Asics Gel Lyte 33 Review
For the Asics lover that has been waiting for a great minimalist shoe to arrive, the wait is over. Let me introduce to you the Asics Gel Lyte 33 which weighs in at 7.8 oz. in a size 9 for men and 6.4 oz. for a women’s 7. While it has taken Asics a little while to come out with a true answer to minimalist running, I feel that the Gel Lyte 33 is the real deal for the runner that wants the minimalist running experience.
While the 33 line from Asics has dabbled into minimalist running, I feel the Asics Gel Lyte 33 is much more trimmed down allowing the foot to do more work and the shoe to do less work. The main difference that you will see compared to a standard Asics running shoe is the midsole and outsole of the shoe. The midsole of the Lyte 33 is made from a lightweight blown EVA that has no hard plastic built into it. Most of Asics running shoes will has a hard piece of plastic incorporated into the midsole and outsole providing a little support, but not the Gel Lyte 33. If you are familiar with the Nike Free’s where the outsole is pretty much blown EVA and a little bit of rubber for the outsole, this is similar, but uses Asics technology. Compared to the Nike Free, the Gel Lyte 33 has semi decoupled pods for the midsole, providing plenty of flex, but not to the point where you have EVA pods flexing every direction. What I like about this is that the EVA pods don’t get rocks caught in between them which can add weight and can wreak havoc when you walk on wood floors after your run. The Asics Gel Lyte 33 has a 6mm heel to toe drop, going from 16mm in the heel to 10mm in the toe. Traditional running shoes usually have between a 10-12mm drop.
The outsole of the Asics Gel Lyte 33 is very minimal. Asics looked at the wear patterns for most runners and only put a small amount of their outsole rubber in the most common wear spots. This includes 3 small spots on the heel, 3 somewhat bigger placements going from the inside of the midfoot to the toe, and one piece that sits under the front end of the shoe. Since this is for the minimalist runner, I feel this is an ample amount of outsole rubber and the placements work for most runners. When I’m running midfoot to forefoot, I tend to use the outside of the platform. I’ve seen some wear in this area, but not enough to warrant concern.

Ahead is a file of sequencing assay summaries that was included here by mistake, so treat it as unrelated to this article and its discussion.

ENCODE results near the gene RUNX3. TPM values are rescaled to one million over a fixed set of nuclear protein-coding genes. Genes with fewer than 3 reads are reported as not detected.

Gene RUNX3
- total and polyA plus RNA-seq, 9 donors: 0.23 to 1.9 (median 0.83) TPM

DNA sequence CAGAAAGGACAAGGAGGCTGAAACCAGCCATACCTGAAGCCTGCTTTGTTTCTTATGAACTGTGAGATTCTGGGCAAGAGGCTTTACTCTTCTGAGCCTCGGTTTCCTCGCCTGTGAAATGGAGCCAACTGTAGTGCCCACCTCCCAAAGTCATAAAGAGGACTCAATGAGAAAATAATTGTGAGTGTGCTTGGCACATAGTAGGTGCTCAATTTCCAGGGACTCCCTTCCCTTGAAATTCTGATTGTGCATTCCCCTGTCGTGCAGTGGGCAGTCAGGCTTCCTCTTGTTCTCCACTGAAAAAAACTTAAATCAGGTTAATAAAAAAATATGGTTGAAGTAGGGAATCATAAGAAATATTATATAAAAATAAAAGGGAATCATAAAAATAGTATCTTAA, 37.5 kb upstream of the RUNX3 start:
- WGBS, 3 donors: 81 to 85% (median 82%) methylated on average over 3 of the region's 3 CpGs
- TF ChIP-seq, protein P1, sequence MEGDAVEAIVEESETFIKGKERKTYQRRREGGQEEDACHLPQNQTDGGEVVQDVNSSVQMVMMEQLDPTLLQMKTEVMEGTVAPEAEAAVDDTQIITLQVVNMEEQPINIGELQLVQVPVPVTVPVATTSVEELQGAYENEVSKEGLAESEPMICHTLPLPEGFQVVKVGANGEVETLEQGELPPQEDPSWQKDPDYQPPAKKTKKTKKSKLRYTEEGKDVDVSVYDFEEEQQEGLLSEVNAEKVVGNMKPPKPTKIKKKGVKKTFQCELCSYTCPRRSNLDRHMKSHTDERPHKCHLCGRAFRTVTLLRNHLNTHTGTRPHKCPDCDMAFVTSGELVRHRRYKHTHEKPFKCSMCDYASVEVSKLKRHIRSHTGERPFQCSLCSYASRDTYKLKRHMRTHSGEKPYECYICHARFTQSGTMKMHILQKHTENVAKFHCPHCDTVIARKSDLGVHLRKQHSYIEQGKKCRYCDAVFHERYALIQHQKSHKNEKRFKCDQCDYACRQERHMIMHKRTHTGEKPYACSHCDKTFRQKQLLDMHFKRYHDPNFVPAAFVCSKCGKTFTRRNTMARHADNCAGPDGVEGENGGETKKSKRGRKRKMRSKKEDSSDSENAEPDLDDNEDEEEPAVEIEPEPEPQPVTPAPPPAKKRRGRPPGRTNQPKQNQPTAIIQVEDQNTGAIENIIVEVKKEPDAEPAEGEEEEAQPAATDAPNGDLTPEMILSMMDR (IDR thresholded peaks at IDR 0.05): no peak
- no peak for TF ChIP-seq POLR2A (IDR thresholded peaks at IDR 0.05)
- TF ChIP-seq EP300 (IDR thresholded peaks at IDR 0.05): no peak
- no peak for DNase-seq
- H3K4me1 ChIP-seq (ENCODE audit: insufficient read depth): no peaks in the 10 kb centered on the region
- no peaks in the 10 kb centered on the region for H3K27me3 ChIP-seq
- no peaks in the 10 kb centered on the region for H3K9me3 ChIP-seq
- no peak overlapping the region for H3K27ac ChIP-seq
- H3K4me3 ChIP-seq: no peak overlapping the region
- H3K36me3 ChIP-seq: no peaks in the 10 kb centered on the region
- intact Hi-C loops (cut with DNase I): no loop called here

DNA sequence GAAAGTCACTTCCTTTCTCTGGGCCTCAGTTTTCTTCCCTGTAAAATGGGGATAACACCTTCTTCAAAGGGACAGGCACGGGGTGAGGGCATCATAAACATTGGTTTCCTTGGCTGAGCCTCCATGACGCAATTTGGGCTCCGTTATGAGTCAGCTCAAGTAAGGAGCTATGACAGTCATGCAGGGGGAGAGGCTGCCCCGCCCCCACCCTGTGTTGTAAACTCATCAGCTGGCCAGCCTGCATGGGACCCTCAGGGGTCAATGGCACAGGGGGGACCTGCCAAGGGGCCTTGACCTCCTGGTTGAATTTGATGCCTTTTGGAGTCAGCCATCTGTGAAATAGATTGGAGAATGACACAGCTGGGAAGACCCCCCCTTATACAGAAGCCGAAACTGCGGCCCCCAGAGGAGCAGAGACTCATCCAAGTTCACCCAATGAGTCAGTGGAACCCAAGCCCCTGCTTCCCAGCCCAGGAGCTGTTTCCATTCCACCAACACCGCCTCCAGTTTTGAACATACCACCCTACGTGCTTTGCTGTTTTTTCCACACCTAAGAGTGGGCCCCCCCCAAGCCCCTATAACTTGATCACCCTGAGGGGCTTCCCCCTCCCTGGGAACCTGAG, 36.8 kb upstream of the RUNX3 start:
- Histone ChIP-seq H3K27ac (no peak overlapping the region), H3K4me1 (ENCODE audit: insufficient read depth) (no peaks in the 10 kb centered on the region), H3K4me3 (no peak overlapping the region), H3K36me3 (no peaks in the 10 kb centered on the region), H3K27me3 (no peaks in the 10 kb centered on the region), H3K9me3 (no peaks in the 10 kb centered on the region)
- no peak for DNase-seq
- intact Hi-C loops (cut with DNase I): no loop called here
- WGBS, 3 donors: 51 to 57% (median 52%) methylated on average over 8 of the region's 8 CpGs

The upper of the Asics Gel Lyte 33 is much more flexible than a standard running shoe. To start, there is no hard plastic heel cup that keeps your foot/heel in place. Instead, Asics uses the fabric it uses in the rest of the upper with synthetic material that goes up the achilles. As long as a shoe company has a tight enough wrap around the heel with the fabric, there is usually plenty of foot security. In the Gel Lyte 33, they were able to hit the nail on the head. Along the inside of the heel, there is a very small amount of padding, allowing the foot to have a little bit of comfort so the fabric isn’t cutting into the foot, but it’s about 1/10 the amount of padding used compared to most other Asics models. For the rest of the upper, there is a minimal amount of fabric used, but there is enough to hold the foot in place. This fabric is assisted by synthetic material along the side of the shoe that provides a little more support and keeps your foot from blowing out the side of the shoe. The toe box of the Lyte 33 is has plenty of room for your toes to splay, allowing the foot to land the way it was naturally intended to.
I’ve tested the Asics Gel Lyte 33 while running distances from 3-12 miles. Since I have been running in a number of different running shoes including other minimalist running shoes, I am used to the 6mm drop. For people trying these shoes or other minimalist shoes for the first time, I suggest you start out with low mileage and work your way up whether it is distance or time.
Overall, I have been super happy with the performance of the Asics Gell Lyte 33 and I highly recommend this shoe for the runner that is looking for a minimalist running shoe.